The AMA’s Ethical Standards and Their Influence on You as a Marketer

As you begin your marketing career, there are several factors pertaining to the way in which you market and the effect if has on your audience that you have to take into consideration. The American Marketing Association (AMA) views marketing professionals as stewards of society in creating, facilitating and executing the transactions that are part of the greater economy. (AMA.Org). In this role we hold a high level of responsibility in what we promote externally to the general public as well as the information we give internally to company stakeholders. Maintaining strict professionalism and holding on to values expressing strong norms and ethics are crucial in your new role as a marketer and as a member of the AMA you will find that these issues are highly focused areas of concern as marketers and theĀ  marketing industry serve to build a company’s brand through trust among other things. Once the trust is broken with your audience, it is extremely difficult to gain back, if not impossible.

The AMA focuses on 3 Ethical Norms; Do Not Harm, Foster Trust in the Marketing System, and Embrace Ethical Values. All three center around the committed act of high ethical standards to not harm through false information or omissions, acting in good faith with the removal of deceptive tactics in marketing strategy, and building relationships and consumer confidence with your audience.

Honesty, responsibility, fairness, respect, transparency, and citizenship are the major categorical areas of Ethical Values that the AMA strives to maintain with all marketing agents. As you find yourself starting your new careers and you being to work on Integrated Marketing Campaigns you will need to keep these standards at the forefront of your marketing decisions. Deceptive strategies do not work. While you may find initial success, over time you will find that the lack of honesty and transparency will eventually be found out and depending on the depth of the deception, the brands can lose all trust and consumer loyalty in the marketplace.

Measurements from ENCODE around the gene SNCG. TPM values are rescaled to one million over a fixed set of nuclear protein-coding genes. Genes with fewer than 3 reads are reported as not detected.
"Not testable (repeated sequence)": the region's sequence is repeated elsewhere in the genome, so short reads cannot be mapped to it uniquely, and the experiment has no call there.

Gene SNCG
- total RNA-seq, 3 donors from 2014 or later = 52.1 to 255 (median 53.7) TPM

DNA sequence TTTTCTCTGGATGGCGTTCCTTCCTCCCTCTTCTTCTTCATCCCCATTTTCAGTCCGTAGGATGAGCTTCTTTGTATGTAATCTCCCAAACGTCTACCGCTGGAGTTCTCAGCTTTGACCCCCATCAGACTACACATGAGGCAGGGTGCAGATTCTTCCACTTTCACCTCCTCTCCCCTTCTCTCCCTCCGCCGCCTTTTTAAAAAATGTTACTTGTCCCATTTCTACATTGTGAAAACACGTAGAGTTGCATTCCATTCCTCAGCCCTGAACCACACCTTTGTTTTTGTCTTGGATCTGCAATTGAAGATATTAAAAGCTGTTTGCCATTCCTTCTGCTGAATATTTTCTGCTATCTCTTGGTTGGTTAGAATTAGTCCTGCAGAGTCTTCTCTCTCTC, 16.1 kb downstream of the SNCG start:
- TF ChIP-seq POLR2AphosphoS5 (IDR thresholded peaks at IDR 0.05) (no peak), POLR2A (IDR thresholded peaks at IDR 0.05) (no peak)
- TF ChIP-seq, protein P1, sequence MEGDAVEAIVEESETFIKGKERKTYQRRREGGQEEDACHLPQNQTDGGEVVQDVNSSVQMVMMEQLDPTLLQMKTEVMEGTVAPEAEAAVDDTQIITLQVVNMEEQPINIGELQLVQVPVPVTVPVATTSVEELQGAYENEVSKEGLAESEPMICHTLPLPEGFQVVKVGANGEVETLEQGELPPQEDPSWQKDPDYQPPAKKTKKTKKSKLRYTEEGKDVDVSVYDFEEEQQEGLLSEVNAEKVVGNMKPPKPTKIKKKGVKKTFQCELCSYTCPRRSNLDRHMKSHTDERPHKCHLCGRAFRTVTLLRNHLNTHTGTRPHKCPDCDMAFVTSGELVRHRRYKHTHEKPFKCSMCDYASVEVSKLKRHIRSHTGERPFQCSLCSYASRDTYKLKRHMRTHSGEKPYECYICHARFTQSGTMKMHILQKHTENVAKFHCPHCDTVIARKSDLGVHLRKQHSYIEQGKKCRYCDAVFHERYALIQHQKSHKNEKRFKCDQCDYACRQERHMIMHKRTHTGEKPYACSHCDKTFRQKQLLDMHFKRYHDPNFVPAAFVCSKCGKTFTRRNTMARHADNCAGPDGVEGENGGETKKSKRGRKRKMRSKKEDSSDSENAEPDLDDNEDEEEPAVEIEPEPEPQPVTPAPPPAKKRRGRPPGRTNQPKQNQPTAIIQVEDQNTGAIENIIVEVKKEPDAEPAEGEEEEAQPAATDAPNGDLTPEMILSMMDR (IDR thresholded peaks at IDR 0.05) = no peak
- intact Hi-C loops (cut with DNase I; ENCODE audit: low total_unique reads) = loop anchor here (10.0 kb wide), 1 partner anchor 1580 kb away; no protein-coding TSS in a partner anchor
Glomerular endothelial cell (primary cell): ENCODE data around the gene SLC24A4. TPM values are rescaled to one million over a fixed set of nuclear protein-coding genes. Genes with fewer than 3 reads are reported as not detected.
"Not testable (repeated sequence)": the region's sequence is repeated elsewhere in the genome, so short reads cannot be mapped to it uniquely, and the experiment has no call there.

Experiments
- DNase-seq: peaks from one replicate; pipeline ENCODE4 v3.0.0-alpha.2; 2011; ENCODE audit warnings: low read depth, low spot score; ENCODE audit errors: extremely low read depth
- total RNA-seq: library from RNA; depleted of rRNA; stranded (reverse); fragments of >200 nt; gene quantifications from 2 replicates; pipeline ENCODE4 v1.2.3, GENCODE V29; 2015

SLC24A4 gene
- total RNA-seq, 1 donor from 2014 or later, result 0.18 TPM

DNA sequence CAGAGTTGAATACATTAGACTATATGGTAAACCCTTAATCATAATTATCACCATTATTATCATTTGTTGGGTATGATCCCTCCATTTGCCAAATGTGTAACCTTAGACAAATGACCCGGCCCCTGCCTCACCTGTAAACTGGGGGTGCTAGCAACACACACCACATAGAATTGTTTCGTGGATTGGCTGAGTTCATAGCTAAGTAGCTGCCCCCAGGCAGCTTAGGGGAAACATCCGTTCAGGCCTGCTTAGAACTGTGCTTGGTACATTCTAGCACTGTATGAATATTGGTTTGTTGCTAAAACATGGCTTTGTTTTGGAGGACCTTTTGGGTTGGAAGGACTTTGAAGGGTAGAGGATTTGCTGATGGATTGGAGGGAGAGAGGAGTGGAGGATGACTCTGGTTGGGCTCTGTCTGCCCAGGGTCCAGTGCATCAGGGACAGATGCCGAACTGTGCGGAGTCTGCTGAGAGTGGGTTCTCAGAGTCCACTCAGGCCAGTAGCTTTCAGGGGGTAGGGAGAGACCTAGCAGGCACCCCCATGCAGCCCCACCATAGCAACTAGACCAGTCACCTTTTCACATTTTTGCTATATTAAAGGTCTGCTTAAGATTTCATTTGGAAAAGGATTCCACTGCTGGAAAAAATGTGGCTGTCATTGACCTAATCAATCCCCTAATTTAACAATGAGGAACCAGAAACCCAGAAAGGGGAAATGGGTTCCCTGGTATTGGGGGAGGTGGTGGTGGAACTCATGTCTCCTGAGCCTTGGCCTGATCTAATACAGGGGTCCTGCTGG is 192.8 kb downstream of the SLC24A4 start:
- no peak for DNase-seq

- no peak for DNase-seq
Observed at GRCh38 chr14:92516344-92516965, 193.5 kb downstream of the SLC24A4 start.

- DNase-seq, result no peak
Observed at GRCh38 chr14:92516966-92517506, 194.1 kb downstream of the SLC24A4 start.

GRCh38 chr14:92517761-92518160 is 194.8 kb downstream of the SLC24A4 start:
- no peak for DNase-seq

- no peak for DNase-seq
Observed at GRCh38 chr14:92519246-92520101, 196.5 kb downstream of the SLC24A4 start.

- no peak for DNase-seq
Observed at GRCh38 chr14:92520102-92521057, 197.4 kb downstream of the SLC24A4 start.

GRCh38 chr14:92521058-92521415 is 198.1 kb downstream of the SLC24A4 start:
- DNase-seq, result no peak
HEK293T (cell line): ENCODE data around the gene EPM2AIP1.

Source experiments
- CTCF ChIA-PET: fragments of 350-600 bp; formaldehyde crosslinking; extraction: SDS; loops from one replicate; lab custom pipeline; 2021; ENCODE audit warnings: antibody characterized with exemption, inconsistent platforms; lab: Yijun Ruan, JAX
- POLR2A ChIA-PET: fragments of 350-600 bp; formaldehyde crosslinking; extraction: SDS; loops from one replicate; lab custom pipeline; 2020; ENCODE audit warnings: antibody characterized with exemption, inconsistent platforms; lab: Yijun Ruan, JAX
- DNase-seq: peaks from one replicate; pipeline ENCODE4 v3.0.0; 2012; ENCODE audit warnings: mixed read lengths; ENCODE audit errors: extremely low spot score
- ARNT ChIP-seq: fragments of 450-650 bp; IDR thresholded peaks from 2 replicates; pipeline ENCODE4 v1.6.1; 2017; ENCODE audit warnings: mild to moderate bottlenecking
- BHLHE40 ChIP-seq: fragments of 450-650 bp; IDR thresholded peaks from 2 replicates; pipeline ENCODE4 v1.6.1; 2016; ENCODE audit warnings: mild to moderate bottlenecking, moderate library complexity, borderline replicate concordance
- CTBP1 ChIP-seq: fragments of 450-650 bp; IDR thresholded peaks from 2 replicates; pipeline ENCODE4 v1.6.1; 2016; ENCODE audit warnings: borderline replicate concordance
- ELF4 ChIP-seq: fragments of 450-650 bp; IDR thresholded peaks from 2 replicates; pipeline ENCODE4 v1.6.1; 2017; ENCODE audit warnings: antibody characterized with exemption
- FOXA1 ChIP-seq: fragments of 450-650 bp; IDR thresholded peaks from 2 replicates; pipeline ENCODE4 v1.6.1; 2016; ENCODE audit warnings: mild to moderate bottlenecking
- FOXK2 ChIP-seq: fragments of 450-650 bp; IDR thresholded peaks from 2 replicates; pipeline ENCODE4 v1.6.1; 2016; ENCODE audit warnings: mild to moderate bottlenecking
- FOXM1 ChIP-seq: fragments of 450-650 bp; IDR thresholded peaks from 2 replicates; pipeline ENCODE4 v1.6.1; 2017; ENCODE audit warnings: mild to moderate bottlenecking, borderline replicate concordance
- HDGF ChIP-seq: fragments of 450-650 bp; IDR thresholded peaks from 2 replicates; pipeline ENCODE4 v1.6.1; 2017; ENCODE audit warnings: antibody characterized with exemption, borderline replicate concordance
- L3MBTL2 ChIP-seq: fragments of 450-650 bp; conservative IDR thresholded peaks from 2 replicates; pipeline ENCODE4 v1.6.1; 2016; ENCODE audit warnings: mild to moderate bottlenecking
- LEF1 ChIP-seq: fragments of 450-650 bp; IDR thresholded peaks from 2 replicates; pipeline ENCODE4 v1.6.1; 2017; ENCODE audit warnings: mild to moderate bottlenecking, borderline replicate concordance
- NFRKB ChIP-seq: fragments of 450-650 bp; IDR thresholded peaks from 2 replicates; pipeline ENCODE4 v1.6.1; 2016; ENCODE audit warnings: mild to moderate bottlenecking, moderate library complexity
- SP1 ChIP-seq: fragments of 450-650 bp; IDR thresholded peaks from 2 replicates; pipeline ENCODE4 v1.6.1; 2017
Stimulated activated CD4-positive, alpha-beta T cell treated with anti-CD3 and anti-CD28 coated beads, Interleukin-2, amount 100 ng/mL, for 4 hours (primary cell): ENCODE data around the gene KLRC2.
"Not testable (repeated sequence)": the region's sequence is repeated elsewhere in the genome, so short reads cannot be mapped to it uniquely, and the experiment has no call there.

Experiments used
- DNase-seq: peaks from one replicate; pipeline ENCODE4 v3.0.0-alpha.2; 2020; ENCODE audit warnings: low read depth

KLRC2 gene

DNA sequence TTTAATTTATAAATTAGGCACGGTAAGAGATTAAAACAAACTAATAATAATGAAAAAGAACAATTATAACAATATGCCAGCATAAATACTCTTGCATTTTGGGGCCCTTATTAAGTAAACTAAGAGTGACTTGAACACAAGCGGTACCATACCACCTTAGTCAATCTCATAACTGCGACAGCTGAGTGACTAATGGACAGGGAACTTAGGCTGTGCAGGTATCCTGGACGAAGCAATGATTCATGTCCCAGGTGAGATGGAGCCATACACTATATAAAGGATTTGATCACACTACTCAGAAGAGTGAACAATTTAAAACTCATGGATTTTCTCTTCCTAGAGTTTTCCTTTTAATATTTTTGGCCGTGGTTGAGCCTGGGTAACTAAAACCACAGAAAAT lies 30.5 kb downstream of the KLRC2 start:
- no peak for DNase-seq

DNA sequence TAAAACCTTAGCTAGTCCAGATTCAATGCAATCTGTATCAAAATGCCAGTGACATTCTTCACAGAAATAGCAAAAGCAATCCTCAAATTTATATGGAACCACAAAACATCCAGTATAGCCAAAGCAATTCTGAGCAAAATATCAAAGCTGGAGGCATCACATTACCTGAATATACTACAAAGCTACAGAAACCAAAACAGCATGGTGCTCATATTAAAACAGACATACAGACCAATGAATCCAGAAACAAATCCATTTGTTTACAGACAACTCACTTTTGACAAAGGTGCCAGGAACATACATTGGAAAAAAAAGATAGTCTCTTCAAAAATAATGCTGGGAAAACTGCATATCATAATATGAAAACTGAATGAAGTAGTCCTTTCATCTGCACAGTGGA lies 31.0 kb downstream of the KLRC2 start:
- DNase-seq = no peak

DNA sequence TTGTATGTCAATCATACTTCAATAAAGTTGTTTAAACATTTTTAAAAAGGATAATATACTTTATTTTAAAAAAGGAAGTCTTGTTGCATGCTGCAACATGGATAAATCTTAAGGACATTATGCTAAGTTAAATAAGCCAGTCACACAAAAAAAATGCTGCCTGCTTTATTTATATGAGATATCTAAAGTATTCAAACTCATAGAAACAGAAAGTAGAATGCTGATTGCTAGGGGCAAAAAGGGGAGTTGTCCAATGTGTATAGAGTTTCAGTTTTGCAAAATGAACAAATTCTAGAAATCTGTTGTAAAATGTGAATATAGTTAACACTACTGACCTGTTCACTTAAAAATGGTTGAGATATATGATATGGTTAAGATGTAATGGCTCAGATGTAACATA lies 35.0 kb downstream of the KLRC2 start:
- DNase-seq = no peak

It is your responsibility to market a product or idea in a way that represents the true features and performance and to honor any commitments made. You will learn to value and respect the needs of your customers and to listen to what they want in a product, and the prices they are willing to pay. As you take on new products you can expect to meet with company stakeholders to discuss your IMC and as you do so, understand that your decisions will need to be owned, whether they fail or succeed. -Know that manipulation of material fact does not work long term and if found out, your word will hold little value to those you work with.

Know that not everything you choose to do will succeed, learn to accept criticism from others (including customers) and build off of that information. Remain transparent in what you do and keep the lines of communication open. Encourage fair pricing while maintaining a profit ( avoid price gauging) and build relationships with suppliers in a way that allows for affordability.

Should you decide to deviate from proper conduct, there will be consequences awaiting you. Conflicts of interest policies exist with the AMA and federal law also prohibits this type of conduct. There are also several other laws in place that serve to protect the consumer. Any intentional act or any act resulting in gross negligence is punishable by law and you and the company could face fines, while specific members found guilty of illegal offenses could also receive jail time.

As you continue on in your career you will find that your character will employ others to trust you, or to distrust you. There is a balance between honoring the customer through proper deliverance of standout products, and honoring your company with successful IMC and net sales. You can achieve this, and you can enjoy doing so as long as you maintain the desire to stand by the ethical values promoted by the AMA.